T contracts – Resumè (by V. Mollo)

(1)               When you fear that the defence may endanger a NoTrump contract by making too many tricks in a particular suit‑presumably the suit opened by West‑your first concern should be to SEVER COMMUNICATIONS between your two opponents.

(2)               You endeavour to HOLD UP your control card in the suit until one of the opponents has no more.

(3)               lf eight cards of the suit are out against you, the danger is that it may be split 5‑3 or 6‑2. You are not concerned with an even 4‑4 division.

(4)               With five of the danger suit between your two hands, hold up until tbe THIRD round, because either: (a) the suit will break 4‑4, or (b) one of the opponents will have no more after the third round.

(5)               With six of the suit in the two hands, hold up once. Unless the suit breaks 4‑3, the opponent with the shorter holding will run out after the SECOND round. But hold up twice, if you fear even a four‑card suit.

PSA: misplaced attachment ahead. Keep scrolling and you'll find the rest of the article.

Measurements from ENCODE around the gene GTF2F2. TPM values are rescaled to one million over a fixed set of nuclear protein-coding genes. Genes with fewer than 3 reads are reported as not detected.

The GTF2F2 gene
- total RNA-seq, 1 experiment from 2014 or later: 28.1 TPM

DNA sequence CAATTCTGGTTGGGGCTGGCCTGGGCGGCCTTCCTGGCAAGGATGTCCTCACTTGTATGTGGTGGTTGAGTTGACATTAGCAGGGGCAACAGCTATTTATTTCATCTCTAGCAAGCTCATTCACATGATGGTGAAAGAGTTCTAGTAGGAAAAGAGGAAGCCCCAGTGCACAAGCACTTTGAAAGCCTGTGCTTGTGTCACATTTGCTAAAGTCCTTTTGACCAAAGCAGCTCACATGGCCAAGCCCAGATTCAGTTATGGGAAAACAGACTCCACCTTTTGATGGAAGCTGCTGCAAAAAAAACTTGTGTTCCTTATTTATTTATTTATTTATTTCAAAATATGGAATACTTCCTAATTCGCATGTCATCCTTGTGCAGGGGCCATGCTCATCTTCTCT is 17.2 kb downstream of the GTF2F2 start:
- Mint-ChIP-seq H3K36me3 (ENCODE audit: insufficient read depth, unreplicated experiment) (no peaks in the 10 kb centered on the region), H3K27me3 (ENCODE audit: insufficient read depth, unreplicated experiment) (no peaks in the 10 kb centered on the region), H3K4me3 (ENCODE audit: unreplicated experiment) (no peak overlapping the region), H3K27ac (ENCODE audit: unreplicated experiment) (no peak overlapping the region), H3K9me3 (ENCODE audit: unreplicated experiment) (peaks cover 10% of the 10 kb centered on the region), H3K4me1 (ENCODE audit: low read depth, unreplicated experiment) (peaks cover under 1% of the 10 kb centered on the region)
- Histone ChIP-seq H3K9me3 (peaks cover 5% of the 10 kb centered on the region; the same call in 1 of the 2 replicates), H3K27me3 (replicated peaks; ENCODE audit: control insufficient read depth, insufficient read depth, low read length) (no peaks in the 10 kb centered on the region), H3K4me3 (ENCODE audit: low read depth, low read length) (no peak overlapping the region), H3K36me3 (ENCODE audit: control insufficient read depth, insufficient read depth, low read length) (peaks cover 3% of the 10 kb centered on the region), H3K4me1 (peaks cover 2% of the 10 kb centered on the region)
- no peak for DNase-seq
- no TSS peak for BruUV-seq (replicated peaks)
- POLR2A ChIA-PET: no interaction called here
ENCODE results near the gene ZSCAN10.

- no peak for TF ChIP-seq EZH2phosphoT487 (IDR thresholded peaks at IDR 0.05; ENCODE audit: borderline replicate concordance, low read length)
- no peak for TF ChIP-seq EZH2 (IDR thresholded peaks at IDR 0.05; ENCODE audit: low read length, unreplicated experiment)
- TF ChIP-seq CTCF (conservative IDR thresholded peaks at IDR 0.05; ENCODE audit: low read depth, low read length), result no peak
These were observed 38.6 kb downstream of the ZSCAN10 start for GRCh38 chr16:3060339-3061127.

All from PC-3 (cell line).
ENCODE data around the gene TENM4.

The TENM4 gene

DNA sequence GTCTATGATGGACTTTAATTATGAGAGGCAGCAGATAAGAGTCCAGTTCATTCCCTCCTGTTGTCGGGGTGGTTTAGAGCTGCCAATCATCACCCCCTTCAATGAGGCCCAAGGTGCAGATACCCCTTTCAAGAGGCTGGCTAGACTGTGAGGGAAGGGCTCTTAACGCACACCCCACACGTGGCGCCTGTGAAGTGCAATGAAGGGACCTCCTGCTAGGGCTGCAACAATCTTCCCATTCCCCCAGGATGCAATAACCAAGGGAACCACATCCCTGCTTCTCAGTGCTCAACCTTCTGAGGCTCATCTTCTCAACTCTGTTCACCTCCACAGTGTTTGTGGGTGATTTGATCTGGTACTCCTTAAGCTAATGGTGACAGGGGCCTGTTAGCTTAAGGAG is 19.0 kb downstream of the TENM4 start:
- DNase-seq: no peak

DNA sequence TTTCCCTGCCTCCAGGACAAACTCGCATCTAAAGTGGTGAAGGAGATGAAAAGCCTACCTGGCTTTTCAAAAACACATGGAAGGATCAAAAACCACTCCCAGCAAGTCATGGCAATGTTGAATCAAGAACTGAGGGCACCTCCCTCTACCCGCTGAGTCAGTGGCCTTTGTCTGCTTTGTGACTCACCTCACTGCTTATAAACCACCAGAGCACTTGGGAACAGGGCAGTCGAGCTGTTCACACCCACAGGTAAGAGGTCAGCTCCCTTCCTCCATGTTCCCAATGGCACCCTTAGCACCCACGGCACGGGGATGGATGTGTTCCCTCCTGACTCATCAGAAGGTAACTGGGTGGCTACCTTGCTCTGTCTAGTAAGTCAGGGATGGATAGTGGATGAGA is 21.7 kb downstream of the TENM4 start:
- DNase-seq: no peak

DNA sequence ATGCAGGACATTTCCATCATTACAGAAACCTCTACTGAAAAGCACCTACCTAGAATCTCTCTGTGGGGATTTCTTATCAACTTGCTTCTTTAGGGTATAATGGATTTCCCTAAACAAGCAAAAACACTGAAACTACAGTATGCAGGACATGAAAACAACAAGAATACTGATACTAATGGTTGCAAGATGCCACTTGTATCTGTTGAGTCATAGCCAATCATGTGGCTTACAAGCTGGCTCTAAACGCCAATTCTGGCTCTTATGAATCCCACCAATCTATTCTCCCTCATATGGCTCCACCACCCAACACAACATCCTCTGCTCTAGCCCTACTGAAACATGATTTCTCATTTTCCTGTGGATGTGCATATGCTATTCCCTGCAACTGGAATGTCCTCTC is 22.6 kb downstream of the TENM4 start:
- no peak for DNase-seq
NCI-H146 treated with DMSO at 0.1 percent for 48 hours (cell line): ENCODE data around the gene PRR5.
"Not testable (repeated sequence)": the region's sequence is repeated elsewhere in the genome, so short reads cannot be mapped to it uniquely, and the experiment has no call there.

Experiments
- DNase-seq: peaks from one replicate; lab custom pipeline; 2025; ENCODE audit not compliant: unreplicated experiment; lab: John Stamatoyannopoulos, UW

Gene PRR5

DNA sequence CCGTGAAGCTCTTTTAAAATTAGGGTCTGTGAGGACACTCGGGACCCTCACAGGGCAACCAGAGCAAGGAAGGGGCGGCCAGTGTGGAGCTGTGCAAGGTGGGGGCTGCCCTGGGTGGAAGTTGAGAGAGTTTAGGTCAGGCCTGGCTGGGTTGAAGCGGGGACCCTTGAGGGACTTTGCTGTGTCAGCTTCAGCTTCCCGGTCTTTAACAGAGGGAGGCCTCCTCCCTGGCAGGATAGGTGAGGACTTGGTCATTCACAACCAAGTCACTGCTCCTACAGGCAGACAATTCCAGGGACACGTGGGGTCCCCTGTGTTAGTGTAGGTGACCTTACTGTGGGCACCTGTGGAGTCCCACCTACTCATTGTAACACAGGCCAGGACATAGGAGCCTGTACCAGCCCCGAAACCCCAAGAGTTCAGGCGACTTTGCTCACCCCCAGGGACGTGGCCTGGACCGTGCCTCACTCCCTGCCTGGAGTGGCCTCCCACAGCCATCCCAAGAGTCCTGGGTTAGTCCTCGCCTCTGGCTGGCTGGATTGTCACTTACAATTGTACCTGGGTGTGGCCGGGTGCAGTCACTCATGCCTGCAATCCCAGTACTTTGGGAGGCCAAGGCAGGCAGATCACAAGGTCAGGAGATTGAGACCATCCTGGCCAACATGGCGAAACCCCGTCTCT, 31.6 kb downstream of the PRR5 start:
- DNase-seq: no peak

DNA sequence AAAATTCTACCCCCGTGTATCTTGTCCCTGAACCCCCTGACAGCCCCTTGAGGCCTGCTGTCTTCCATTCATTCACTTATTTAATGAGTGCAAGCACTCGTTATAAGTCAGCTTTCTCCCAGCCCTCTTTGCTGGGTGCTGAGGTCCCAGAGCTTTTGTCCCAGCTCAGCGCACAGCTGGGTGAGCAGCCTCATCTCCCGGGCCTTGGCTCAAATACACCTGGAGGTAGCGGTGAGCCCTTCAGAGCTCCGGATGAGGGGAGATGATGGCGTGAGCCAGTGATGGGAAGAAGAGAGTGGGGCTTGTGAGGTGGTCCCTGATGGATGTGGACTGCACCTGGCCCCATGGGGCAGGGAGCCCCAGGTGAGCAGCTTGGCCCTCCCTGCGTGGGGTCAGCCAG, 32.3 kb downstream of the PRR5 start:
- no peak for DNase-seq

(6)               Seeing seven cards of the danger suit in his own hand and dummy, declarer needs no hold‑up to protect himself against a five‑card suit.

(7)               Having held up his stopper long enough to make sure that‑if a five‑card suit is out against him‑one of the opponents will have no more of it, declarer tries to prevent the other opponent from getting the lead.

(8)               To keep out the DANGEROUS opponent, declarer may take unnatural finesses. Or he may play for a drop when, in other circumstances, it would be correct to finesse (9 x opposite A K J 10 x).

(9)                With a double stopper‑‑e.g., A K x opposite x xdeclarer should still HOLD UP, if he may have to lose the lead twice.

(10)          When the lead must be lost twice, declarer should seek to lose it to the DANGEROUS opponent the first time. Next time, if the other opponent gets in, he may have no more of the suit to play back. It follows that an Ace should be driven out before an honour, which can be finessed away from the dangerous opponent. But if a finesse must be taken into the DANGEROUS hand, this should precede the attack on a suit in which opponents hold the Ace.

(11)          Do not HOLD UP at all, when a switch by the defence to another suit appears to carry greater danger.